For the first time, researchers have mapped the development of humour across children up to the age of four, with some interesting results
Humour is an essential part of life. It makes us laugh, it makes us smile, it just makes all of our days so much better. But how exactly does humour develop in children? Are we simply born with it? Or, if not, when exactly do we develop the ability to laugh and make jokes?
New research coming out of the University of Bristol’s School of Education set out to answer these questions.
What Were The Results?
In research that examined almost 700 children from around the world, the team mapped the ability of the children to understand and produce humour. The team made some amazing discoveries:
- The earliest reported age to appreciate comedy was 1 month old
- 50% of the children studied appreciated it by the age of 2 months old
- 50% of the children produced humour by the age of 11 months old
- Once started, children will produce humour often, with over 50% of the children having joked in the past 3 hours prior to being studied
Mapping Humour Development
21 different types of humour were discovered by the research team. However, what’s more astonishing is the fact that these different types of humour were able to be mapped across the children’s development.
Under One Years of Age
Children under one responded well to physical, visual, and auditory comedy. Think peekaboo, funny voices, or making faces.
One Year Olds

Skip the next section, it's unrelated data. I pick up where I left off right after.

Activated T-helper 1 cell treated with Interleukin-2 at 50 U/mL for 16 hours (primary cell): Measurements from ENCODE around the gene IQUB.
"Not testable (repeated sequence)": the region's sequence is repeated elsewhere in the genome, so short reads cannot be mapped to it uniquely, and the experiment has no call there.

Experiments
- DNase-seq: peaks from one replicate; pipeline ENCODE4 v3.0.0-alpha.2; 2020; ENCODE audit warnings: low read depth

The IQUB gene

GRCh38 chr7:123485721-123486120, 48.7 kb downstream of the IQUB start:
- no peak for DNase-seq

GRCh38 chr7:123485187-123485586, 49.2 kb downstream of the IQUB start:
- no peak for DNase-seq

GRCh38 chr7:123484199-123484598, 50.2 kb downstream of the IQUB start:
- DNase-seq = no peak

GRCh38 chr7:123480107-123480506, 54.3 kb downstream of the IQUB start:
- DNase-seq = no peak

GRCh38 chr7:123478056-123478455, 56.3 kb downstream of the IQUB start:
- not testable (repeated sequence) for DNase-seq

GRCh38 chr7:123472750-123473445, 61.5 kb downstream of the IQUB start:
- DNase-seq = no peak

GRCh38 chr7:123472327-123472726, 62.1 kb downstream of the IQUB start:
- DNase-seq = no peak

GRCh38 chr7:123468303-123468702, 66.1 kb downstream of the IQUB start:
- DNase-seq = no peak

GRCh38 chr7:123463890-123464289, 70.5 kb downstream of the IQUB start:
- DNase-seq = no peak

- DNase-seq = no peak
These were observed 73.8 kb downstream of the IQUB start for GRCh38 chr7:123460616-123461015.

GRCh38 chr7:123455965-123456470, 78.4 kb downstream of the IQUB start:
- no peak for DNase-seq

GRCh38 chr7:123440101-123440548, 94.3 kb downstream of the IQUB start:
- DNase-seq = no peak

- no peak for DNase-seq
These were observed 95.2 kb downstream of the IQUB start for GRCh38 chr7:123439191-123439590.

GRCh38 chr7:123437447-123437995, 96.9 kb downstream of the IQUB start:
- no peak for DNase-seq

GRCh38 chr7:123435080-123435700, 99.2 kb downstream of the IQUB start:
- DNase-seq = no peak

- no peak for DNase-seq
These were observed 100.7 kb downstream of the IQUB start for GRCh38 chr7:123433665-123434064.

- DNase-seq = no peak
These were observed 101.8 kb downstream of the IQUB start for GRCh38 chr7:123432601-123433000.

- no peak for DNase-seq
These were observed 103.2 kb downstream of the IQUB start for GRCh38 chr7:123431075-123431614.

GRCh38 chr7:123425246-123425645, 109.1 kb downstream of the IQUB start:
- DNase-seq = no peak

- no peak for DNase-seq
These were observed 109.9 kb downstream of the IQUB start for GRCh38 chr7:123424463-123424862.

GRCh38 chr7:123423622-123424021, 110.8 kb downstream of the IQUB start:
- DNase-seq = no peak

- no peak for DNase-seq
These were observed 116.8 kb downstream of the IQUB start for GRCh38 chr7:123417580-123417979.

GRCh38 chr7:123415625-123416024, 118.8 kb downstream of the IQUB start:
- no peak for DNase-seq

One year olds developed an appreciation for comedy that elicits a reaction. Teasing or scaring/surprising others were very much in vogue.
Two Year Olds
These children developed comedy based on their developing language skills. Nonsensical words and purposefully mislabelling things are now on the menu. Interestingly, this age group also developed more malicious senses of humour, with violence now being deemed funny in some cases (think pushing somebody over as opposed to anything truly violent).
Three Year Olds
Finally, this age group developed an ability to toy with typical social rules. Rude words, tricks, and puns were now on the menu.
This type of humour mapping has never been achieved in children this young before, and tells us a lot about the development of humour in humans. This work could also be immensely important in helping to diagnose certain developmental disorders early in children.
To read the entire research article, click here.
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